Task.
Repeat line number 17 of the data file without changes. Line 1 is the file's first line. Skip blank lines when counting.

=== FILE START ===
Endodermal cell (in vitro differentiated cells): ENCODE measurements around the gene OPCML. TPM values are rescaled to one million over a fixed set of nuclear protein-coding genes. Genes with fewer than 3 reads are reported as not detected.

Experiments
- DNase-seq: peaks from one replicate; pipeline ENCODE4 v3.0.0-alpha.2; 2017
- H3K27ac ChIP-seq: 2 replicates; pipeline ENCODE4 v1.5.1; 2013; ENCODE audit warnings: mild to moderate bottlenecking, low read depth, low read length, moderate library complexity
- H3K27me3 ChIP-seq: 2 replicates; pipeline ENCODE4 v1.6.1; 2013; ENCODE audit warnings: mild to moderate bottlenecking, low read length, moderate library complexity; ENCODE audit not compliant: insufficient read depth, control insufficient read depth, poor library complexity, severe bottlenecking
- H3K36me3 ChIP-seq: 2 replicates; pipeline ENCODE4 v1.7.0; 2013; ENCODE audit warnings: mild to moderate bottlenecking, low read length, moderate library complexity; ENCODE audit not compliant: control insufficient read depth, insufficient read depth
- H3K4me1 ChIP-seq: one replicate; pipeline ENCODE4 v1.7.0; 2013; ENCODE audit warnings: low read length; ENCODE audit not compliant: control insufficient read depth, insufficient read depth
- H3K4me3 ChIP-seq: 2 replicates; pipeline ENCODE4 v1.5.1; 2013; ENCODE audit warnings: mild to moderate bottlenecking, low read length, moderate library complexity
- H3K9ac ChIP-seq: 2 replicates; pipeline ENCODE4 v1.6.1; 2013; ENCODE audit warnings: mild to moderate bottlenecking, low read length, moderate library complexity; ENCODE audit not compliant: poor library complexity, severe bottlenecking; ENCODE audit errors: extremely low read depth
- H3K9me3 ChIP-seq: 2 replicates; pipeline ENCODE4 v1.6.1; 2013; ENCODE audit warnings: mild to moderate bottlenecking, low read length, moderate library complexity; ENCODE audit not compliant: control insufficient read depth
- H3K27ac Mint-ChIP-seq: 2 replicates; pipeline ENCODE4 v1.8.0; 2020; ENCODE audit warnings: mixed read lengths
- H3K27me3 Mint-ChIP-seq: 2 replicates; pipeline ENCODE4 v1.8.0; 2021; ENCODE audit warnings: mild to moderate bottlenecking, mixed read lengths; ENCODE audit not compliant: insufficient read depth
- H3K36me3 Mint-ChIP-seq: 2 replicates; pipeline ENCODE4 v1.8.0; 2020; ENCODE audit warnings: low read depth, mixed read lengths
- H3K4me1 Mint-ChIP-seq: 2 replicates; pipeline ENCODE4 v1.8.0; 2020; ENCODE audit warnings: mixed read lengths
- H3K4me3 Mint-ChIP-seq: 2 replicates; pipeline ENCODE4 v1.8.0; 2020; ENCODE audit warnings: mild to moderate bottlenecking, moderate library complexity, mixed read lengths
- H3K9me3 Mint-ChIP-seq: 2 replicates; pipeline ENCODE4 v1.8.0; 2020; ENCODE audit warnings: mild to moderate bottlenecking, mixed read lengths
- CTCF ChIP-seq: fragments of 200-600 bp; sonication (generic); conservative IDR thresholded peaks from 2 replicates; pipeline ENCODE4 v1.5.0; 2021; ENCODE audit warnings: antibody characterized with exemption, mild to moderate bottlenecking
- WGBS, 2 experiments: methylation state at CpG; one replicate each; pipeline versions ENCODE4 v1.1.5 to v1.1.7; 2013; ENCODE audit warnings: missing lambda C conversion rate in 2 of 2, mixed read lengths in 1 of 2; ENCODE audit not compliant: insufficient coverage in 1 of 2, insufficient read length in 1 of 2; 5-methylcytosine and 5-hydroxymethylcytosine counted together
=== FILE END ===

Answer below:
- CTCF ChIP-seq: fragments of 200-600 bp; sonication (generic); conservative IDR thresholded peaks from 2 replicates; pipeline ENCODE4 v1.5.0; 2021; ENCODE audit warnings: antibody characterized with exemption, mild to moderate bottlenecking